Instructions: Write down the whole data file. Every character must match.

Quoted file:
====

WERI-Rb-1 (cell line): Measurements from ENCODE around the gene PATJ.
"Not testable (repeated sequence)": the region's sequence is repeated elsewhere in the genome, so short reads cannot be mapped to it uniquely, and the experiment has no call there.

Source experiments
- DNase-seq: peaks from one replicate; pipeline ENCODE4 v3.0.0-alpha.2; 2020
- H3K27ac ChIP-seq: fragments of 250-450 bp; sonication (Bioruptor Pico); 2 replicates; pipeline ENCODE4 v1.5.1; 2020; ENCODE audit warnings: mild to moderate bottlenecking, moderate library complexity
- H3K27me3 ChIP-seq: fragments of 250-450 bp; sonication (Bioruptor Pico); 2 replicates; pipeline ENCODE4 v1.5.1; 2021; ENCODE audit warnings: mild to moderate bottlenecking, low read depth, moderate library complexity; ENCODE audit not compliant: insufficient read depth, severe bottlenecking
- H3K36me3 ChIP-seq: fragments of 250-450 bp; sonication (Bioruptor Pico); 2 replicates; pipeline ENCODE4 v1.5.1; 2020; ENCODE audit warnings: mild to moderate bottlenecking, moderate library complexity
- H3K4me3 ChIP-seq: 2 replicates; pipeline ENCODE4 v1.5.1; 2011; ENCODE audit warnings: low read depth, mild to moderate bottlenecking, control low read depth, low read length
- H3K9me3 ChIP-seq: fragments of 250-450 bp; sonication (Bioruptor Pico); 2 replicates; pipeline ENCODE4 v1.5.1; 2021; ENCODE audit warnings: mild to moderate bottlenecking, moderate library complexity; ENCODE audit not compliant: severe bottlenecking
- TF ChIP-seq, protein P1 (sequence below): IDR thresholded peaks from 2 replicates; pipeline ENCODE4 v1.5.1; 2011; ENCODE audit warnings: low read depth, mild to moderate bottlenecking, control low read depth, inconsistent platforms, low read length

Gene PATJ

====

WERI-Rb-1 (cell line): Measurements from ENCODE around the gene PATJ.
"Not testable (repeated sequence)": the region's sequence is repeated elsewhere in the genome, so short reads cannot be mapped to it uniquely, and the experiment has no call there.

Source experiments
- DNase-seq: peaks from one replicate; pipeline ENCODE4 v3.0.0-alpha.2; 2020
- H3K27ac ChIP-seq: fragments of 250-450 bp; sonication (Bioruptor Pico); 2 replicates; pipeline ENCODE4 v1.5.1; 2020; ENCODE audit warnings: mild to moderate bottlenecking, moderate library complexity
- H3K27me3 ChIP-seq: fragments of 250-450 bp; sonication (Bioruptor Pico); 2 replicates; pipeline ENCODE4 v1.5.1; 2021; ENCODE audit warnings: mild to moderate bottlenecking, low read depth, moderate library complexity; ENCODE audit not compliant: insufficient read depth, severe bottlenecking
- H3K36me3 ChIP-seq: fragments of 250-450 bp; sonication (Bioruptor Pico); 2 replicates; pipeline ENCODE4 v1.5.1; 2020; ENCODE audit warnings: mild to moderate bottlenecking, moderate library complexity
- H3K4me3 ChIP-seq: 2 replicates; pipeline ENCODE4 v1.5.1; 2011; ENCODE audit warnings: low read depth, mild to moderate bottlenecking, control low read depth, low read length
- H3K9me3 ChIP-seq: fragments of 250-450 bp; sonication (Bioruptor Pico); 2 replicates; pipeline ENCODE4 v1.5.1; 2021; ENCODE audit warnings: mild to moderate bottlenecking, moderate library complexity; ENCODE audit not compliant: severe bottlenecking
- TF ChIP-seq, protein P1 (sequence below): IDR thresholded peaks from 2 replicates; pipeline ENCODE4 v1.5.1; 2011; ENCODE audit warnings: low read depth, mild to moderate bottlenecking, control low read depth, inconsistent platforms, low read length

Gene PATJ